Originally posted on Crystal Ball Run  |  Last updated 3/14/13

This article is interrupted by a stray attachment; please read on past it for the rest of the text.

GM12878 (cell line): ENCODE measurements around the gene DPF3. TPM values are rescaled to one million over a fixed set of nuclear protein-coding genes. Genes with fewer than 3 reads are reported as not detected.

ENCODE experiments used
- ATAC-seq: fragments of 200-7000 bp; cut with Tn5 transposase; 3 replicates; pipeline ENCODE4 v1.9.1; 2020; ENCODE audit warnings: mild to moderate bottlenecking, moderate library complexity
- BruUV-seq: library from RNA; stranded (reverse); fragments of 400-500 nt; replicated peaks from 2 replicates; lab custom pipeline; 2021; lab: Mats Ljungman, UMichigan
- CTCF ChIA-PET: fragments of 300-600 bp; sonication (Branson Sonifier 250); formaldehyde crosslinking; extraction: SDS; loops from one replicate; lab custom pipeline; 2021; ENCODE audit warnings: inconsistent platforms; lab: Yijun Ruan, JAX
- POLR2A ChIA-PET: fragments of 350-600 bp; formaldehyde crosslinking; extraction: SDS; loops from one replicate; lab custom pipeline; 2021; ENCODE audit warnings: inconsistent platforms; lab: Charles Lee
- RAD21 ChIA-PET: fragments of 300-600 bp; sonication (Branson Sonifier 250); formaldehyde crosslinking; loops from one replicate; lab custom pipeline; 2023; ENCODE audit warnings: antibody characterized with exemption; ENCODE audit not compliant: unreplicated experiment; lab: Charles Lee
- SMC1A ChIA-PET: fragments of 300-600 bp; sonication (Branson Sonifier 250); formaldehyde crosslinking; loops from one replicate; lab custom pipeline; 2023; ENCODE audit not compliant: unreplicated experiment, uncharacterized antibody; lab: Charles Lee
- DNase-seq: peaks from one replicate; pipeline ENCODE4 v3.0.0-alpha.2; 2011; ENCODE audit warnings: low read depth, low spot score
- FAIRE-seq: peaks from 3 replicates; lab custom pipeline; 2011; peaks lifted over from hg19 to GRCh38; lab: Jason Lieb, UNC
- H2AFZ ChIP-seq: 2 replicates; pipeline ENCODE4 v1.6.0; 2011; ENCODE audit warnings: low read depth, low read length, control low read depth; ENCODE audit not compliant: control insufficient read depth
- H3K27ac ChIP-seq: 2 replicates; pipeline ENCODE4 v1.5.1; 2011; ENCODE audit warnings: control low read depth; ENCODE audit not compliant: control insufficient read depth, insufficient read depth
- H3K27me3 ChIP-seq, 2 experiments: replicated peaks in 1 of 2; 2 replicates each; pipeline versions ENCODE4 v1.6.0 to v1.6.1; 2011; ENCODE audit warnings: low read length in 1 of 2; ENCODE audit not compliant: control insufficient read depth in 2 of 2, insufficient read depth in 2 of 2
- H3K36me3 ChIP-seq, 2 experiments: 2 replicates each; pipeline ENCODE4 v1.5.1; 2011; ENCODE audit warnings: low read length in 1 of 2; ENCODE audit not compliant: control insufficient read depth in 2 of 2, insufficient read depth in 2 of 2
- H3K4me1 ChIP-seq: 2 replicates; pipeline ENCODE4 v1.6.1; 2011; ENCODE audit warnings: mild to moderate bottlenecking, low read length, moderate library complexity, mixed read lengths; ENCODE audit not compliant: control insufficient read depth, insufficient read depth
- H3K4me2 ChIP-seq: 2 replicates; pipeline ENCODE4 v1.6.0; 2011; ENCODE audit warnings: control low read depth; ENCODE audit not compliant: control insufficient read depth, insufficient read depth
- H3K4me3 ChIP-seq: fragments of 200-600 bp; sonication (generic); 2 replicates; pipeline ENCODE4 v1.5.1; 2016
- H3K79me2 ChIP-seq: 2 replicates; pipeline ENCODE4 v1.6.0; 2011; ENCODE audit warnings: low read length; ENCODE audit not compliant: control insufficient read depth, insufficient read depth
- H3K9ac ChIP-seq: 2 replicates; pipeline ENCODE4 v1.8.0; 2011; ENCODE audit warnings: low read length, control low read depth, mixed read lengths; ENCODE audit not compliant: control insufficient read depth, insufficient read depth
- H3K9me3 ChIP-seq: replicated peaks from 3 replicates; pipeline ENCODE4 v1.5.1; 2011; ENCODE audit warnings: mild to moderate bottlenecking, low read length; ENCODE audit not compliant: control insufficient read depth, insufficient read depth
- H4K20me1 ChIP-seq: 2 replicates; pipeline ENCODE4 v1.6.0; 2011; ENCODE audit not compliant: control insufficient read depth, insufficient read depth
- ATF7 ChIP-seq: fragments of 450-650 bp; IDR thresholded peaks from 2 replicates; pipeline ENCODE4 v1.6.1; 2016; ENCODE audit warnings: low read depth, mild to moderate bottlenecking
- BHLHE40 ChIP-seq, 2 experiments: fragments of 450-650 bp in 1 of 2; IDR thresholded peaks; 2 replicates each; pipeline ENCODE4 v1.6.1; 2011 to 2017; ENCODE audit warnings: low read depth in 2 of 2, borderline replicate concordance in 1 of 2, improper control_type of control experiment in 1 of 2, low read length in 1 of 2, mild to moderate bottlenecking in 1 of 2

For weeks, months and at this point years, we’ve know that eventually, the SEC would launch its own television network. As things stand, there is simply too much money being left on the table by not having a television network, especially for a conference which is home to the last seven BCS National Championship football teams. Well either way, the time for that launch appears to be impending, with the SEC set to make a formal announcement on the network sometime in mid-April, according to Yahoo’s Forde. Here is what SEC Commissioner Mike Slive told Forde on Thursday, with both in Nashville for this week’s SEC basketball tournament: "Our focus for now is on our tournament and the NCAA tournament," Slive said. "We will make a formal announcement about the SEC Network in mid-April." Again, the fact that the network will be launched is no surprise; ever since the Pac-12 negotiated a lucrative contract based around the Pac-12 Network which netted conference schools somewhere in the neighborhood of $20-$22 million apiece, it was only a matter of time before the SEC launched their own channel. However, after years of behind the scenes conversations, Thursday was the first time we had a clear and concise timeframe on it all. Of course the question now becomes how much the network will be worth to SEC schools. According to Forde, the conference will likely partner the SEC Network with a proven entity in the sports media, in the same way that Fox owns 51 percent of the Big Ten Network (the conference owns the other 49 percent). ESPN is obviously the front-runner to secure that contract when it comes about, with the Sports Business Journal previously reporting that the network will eventually partner with the Worldwide Leader in Sports, in hopes of an August 2014 launch.   Regardless, this network will be a major financial boon for conference schools. The SEC’s last television contract was negotiated in 2009-2010 at the tune of $3 billion over 15 years, a contract which gave conference schools a “meager” 16.6 million a year at the time. That number dipped to only over $14 million a season for conference schools, following the addition of Texas A&M and Missouri last summer.   Only with the addition of this network, along with the potential payout that could come with the highly anticipated college football playoff, all of a sudden, some outlets such as USA Today, are speculating that SEC schools could take in over $30 million a year when all is said and done.  Yup, that’s over a 50 percent increase from what conference schools are currently taking home.    With the SEC and their television network, it really is a case of the rich getting richer. And if money really is what drives college football, than it doesn’t appear as though the SEC, or their dominance is slowing down any time soon. For more of his insight, opinion and analysis on college football, please follow Aaron on Twitter @Aaron_Torres. Follow Crystal Ball Run on Twitter @CrystalBallRun.  
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